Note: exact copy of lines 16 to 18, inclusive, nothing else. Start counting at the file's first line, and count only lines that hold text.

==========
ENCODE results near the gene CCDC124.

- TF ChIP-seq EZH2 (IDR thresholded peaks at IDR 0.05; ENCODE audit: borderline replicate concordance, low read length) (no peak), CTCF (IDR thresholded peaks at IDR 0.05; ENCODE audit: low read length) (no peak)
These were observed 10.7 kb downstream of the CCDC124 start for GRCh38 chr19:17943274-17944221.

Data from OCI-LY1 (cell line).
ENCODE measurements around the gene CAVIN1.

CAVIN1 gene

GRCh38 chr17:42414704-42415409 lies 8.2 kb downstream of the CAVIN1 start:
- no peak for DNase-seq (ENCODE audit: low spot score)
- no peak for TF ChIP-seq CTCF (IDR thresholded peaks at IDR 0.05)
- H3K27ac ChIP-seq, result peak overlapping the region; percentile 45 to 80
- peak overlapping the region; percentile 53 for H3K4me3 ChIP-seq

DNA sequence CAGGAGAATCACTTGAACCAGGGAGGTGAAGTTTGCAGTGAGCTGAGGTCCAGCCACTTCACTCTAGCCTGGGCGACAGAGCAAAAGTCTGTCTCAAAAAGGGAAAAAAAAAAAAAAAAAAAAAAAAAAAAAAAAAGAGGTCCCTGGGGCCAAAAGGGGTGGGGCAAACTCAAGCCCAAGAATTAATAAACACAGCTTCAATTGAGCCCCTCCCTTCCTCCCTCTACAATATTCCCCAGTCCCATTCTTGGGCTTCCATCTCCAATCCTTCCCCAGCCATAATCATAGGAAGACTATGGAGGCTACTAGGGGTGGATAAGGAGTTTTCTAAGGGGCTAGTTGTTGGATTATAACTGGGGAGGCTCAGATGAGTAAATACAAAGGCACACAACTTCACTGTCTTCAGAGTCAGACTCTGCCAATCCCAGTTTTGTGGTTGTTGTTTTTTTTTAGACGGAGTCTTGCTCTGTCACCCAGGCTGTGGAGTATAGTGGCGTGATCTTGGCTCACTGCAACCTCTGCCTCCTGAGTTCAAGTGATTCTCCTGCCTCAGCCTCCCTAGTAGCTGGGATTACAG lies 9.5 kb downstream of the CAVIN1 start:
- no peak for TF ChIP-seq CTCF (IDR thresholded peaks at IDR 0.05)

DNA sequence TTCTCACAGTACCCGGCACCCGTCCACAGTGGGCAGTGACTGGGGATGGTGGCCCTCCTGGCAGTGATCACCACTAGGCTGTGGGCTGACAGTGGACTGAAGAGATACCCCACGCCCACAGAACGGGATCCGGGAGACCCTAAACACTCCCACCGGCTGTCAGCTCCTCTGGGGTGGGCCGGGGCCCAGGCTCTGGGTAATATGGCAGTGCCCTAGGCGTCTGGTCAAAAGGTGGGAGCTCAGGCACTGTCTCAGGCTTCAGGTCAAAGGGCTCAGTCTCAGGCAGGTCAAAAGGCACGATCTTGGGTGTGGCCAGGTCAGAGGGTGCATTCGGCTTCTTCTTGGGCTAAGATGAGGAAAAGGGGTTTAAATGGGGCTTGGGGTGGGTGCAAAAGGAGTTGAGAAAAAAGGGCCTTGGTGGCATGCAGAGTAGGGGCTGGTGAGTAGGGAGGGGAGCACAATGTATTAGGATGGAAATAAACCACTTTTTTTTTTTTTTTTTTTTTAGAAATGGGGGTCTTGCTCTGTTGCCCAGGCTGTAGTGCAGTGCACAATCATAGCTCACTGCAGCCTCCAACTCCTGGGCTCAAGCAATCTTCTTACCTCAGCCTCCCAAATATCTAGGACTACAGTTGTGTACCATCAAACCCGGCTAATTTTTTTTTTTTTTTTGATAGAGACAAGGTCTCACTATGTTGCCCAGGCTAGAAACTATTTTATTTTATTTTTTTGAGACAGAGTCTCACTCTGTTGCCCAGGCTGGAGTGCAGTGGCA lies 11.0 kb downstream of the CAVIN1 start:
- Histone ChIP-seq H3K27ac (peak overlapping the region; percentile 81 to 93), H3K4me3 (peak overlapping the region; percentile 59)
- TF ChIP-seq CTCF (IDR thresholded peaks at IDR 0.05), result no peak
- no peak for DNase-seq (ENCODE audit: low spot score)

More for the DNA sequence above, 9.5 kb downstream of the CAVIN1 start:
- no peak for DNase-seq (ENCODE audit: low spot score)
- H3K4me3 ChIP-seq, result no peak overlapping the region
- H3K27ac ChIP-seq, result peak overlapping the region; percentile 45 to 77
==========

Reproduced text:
- TF ChIP-seq CTCF (IDR thresholded peaks at IDR 0.05), result no peak
- no peak for DNase-seq (ENCODE audit: low spot score)

More for the DNA sequence above, 9.5 kb downstream of the CAVIN1 start: